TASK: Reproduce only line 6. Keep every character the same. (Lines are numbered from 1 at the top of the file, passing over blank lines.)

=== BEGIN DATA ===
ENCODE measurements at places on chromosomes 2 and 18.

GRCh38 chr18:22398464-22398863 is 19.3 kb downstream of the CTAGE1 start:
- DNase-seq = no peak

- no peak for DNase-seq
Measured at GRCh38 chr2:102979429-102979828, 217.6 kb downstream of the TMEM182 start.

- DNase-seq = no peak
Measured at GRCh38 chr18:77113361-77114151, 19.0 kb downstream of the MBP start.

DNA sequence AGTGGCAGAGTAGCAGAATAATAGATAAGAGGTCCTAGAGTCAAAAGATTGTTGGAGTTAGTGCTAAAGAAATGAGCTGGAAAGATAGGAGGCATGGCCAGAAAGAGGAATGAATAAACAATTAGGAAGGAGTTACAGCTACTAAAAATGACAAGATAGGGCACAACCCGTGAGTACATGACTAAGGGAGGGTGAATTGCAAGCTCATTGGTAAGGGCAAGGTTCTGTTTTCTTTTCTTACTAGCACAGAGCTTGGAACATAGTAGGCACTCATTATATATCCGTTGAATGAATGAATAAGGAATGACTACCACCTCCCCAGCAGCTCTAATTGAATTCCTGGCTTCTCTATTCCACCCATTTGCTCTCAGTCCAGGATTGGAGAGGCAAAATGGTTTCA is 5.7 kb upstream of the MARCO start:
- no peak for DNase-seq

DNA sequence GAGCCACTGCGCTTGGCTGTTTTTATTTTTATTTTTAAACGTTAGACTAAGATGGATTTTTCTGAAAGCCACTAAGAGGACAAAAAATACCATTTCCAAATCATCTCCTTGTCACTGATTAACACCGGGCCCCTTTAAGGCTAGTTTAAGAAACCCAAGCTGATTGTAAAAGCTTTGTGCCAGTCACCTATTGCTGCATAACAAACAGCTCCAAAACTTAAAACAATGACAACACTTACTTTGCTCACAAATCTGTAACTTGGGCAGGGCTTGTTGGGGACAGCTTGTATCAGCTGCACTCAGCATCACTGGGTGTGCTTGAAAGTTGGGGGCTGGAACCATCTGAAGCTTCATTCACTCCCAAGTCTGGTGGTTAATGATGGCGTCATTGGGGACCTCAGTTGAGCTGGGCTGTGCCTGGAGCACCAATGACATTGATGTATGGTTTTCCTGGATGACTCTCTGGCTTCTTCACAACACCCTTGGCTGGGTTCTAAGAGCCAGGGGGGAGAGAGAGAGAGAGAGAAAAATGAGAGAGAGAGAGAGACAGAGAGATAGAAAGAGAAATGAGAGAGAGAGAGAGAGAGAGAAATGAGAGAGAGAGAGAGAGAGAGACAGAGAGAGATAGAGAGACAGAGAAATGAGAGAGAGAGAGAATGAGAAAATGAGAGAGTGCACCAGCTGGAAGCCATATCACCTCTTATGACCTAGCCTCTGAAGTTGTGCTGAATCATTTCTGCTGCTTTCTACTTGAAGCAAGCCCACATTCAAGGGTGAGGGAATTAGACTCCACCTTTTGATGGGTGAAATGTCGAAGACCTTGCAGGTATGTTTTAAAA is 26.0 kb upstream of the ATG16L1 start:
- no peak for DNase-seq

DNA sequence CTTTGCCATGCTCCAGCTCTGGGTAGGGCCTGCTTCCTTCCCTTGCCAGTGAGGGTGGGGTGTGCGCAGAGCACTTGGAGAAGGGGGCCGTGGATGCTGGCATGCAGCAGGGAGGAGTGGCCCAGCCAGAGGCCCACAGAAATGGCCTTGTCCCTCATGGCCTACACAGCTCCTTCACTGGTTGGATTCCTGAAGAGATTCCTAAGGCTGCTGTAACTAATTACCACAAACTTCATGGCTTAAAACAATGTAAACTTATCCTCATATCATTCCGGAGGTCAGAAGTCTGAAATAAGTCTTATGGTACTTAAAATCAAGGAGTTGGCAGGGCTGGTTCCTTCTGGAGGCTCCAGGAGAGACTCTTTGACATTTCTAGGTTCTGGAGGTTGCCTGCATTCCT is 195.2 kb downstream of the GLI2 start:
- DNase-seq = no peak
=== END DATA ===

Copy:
- DNase-seq = no peak